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Me in the Media #6: Your Insights (elitism) - My Crappy LJ [entries|archive|friends|userinfo]
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Me in the Media #6: Your Insights (elitism) [Aug. 30th, 2008|04:15 pm]
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Review - Insight
Your Insights

Straits Times, 16 December 2006

Last week, Insight looked at whether Singapore's system of meritocracy was breeding elitism and class division, and whether accusations of elite arrogance were justified and not merely the result of envy. Here's what readers have to say

'In Singapore, only graduates climb the social ladder in the government sector. This could be the biggest flaw of our meritocracy system, in which paper qualifications matter more than anything else.

'Our society cannot depend on these so-called high-flyers or academic elite to hold our social fabric together. We need a mixture of people to build a brighter future.'

MS RENE YAP, in an e-mail

'What I have against the elite is that they have it easy in Singapore. Many rise through the ranks, especially in the civil service and Government-linked companies, just by avoiding mistakes. In some exceptional cases, they rise despite making mistakes.

'Thus, in many cases, the extraordinary ability of an elite is a myth. It is a myth perpetuated by people who call themselves the elite, and they do so for obvious self-interest.'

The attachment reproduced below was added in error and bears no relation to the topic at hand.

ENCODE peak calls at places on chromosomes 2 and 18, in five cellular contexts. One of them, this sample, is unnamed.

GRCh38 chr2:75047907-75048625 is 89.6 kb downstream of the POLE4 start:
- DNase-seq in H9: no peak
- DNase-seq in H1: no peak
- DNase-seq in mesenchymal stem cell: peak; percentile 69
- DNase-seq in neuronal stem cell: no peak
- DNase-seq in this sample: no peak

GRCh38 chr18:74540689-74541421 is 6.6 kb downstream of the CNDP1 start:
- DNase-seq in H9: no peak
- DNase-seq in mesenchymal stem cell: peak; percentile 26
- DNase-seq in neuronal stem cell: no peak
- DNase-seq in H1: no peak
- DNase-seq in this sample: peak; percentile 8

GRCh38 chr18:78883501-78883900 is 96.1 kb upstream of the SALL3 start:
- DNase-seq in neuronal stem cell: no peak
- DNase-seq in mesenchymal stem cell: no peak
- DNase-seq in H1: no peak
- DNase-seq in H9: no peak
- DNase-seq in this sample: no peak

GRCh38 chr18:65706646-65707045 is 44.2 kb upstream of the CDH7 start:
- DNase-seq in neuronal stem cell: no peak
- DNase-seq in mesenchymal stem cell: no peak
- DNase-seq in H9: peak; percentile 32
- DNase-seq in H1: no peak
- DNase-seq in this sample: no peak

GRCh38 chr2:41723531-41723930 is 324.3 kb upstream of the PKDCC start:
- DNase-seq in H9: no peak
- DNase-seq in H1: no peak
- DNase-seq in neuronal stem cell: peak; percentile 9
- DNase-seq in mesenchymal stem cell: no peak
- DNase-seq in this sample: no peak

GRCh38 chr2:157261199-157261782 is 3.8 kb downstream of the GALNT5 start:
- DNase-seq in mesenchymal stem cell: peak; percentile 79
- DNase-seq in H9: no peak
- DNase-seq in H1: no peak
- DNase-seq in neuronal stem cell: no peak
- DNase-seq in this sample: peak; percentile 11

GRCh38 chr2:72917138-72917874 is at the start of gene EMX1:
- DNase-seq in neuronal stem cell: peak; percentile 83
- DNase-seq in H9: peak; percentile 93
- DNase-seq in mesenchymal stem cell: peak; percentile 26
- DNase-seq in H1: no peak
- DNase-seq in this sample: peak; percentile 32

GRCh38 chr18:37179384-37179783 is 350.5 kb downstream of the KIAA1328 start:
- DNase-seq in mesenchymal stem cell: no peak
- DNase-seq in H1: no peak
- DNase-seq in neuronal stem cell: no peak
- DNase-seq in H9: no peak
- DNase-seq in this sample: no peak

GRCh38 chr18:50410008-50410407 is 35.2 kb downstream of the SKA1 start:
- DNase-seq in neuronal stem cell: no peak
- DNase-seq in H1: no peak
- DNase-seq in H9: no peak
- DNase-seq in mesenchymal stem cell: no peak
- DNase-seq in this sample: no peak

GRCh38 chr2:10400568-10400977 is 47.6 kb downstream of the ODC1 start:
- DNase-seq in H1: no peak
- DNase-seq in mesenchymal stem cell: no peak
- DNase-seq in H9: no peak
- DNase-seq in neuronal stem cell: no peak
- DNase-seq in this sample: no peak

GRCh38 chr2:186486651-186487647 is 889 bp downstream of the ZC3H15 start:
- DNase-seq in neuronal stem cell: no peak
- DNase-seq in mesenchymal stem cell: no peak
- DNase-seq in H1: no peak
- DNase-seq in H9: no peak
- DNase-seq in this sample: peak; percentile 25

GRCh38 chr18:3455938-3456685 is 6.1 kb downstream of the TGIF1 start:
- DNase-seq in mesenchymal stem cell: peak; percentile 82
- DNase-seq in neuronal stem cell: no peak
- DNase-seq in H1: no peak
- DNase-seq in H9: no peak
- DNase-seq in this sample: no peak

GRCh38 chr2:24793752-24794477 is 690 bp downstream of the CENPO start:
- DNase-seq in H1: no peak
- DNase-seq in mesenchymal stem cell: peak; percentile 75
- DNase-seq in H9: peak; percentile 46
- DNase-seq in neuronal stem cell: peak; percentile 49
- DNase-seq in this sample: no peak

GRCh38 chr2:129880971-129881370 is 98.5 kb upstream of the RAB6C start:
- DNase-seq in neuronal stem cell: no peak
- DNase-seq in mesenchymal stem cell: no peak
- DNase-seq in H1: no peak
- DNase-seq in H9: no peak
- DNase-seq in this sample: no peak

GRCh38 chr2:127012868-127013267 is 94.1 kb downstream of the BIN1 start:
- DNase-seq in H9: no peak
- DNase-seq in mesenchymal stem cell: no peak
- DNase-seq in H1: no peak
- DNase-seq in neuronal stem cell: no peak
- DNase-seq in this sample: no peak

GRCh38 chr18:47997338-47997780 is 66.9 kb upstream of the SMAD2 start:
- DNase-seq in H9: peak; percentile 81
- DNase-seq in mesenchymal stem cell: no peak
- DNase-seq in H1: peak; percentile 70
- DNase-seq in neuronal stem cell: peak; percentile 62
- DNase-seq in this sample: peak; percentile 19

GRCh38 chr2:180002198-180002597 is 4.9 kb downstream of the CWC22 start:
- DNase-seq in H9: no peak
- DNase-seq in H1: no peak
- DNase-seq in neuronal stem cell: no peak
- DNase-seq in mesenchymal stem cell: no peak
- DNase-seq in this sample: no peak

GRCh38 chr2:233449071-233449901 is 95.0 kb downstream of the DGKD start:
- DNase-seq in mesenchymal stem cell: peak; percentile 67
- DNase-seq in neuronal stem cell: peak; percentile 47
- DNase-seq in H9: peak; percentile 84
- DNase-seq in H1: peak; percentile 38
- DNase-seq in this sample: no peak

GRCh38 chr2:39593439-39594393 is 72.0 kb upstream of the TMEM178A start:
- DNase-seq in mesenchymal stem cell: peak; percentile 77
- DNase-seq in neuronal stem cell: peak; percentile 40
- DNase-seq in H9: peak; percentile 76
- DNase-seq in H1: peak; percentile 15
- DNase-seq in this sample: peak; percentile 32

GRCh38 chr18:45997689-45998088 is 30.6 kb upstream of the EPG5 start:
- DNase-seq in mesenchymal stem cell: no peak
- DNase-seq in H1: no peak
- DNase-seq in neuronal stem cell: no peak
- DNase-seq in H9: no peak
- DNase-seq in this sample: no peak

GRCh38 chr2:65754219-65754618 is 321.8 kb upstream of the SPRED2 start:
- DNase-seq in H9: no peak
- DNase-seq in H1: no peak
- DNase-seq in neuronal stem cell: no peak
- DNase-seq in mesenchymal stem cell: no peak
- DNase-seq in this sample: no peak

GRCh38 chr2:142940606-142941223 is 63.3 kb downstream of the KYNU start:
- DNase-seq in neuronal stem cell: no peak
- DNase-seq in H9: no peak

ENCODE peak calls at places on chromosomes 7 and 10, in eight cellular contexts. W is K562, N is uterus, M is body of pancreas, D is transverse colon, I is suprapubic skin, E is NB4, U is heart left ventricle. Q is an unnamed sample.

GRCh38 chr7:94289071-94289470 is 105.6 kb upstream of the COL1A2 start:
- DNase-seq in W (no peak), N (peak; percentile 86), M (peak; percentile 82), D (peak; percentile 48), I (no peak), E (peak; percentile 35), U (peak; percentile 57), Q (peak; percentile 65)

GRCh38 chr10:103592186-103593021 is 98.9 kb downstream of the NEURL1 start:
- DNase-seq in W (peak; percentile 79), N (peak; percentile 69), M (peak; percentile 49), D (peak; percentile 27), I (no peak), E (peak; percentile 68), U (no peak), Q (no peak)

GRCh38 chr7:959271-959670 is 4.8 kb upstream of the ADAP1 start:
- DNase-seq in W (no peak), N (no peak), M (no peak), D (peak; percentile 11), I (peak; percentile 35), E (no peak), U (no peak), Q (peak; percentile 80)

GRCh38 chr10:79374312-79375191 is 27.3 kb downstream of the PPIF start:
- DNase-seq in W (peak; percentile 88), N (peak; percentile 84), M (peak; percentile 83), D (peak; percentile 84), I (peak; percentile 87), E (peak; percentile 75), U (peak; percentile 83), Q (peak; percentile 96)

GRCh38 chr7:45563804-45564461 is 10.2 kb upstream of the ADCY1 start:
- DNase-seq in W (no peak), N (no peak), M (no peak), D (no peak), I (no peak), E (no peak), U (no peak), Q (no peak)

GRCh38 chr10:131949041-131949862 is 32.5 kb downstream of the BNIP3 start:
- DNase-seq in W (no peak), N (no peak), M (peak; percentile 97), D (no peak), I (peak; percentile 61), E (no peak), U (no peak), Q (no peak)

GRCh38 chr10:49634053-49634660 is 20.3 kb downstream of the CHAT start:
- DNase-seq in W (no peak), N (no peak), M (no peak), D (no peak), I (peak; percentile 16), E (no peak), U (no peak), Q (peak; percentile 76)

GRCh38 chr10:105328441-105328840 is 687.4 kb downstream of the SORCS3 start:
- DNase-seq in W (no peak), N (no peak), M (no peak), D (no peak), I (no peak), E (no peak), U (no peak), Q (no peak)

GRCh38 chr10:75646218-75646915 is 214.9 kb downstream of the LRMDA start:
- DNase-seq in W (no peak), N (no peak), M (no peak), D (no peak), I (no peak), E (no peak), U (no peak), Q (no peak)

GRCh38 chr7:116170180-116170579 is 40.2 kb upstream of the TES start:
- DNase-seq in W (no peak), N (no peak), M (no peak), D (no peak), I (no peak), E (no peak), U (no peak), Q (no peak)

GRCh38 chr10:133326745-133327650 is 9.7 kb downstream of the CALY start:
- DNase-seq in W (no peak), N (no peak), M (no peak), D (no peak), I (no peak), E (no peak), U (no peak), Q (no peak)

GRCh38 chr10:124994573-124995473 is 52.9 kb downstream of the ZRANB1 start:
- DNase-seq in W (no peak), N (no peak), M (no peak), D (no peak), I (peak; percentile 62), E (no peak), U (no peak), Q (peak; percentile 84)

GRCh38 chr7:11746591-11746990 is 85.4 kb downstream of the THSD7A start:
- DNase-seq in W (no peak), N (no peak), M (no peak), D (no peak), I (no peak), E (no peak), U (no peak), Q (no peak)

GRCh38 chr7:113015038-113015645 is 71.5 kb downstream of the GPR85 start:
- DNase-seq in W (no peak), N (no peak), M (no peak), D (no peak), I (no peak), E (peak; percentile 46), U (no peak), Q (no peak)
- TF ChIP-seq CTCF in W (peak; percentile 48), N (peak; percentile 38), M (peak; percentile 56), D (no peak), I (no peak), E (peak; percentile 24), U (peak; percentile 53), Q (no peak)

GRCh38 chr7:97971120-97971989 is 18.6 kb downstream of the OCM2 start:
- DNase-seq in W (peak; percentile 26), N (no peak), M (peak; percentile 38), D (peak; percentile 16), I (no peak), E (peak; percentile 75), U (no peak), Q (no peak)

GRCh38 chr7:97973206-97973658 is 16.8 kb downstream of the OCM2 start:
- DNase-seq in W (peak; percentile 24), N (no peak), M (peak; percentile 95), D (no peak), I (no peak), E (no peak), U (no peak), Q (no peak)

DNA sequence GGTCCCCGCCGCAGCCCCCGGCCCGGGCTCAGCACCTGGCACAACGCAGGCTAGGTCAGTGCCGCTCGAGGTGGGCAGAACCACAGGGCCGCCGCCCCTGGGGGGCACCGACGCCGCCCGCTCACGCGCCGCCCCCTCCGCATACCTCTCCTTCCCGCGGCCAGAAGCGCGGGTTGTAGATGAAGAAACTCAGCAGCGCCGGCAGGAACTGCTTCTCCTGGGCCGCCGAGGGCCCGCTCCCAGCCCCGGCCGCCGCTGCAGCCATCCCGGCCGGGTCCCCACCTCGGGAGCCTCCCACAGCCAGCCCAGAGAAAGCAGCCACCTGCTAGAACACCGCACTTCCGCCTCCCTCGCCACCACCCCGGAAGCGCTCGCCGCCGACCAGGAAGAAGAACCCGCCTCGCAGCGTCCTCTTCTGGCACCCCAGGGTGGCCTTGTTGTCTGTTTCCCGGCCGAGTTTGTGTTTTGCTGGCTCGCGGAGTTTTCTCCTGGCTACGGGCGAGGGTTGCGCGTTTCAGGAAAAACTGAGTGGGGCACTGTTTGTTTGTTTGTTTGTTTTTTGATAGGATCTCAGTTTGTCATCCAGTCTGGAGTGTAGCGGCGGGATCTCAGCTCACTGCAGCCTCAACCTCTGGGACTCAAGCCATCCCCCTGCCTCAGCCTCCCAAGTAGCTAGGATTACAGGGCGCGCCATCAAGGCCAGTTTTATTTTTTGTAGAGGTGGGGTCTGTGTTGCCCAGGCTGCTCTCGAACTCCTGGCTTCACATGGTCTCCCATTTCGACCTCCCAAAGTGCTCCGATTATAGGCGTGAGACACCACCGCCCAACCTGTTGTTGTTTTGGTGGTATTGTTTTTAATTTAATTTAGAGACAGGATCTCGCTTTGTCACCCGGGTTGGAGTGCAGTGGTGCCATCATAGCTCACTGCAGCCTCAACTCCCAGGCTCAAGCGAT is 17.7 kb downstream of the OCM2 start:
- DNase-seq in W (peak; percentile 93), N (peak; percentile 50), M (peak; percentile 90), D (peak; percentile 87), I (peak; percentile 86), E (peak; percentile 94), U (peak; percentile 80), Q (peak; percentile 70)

MR YEO KER GANG, in an e-mail

'We must not confuse qualification with education...Cultivated or educated people will protect the weak from the oppressive strong, help the needy by teaching the poor how to fish as well as giving them the fish, when necessary.

'Are our elite educated? If so, how many are social entrepreneurs who help society? Having achievements does not equate to helping fellow countrymen. So the question is: Are our elite really contributing to the betterment of our citizens?'

MR JONATHAN CHEE, in an e-mail

'The rhetoric of meritocracy is that those who have succeeded deserve to, and those who don't either don't want to, or don't deserve to owing to lack of ability.

'This might not be a problem in other countries, but in Singapore people look to the Government for direction and this is the tone that has been set.'

MR GABRIEL SEAH, in an e-mail

The 'Thinking Aloud' column has been held over.
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